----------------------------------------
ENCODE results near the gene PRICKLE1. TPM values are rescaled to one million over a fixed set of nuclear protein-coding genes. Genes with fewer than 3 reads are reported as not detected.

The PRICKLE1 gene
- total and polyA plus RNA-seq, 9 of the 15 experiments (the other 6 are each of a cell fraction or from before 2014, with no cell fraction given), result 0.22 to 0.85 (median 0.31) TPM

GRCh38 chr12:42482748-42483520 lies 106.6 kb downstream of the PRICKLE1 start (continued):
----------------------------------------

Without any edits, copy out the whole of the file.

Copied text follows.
ENCODE results near the gene PRICKLE1. TPM values are rescaled to one million over a fixed set of nuclear protein-coding genes. Genes with fewer than 3 reads are reported as not detected.

The PRICKLE1 gene
- total and polyA plus RNA-seq, 9 of the 15 experiments (the other 6 are each of a cell fraction or from before 2014, with no cell fraction given), result 0.22 to 0.85 (median 0.31) TPM

GRCh38 chr12:42482748-42483520 lies 106.6 kb downstream of the PRICKLE1 start (continued):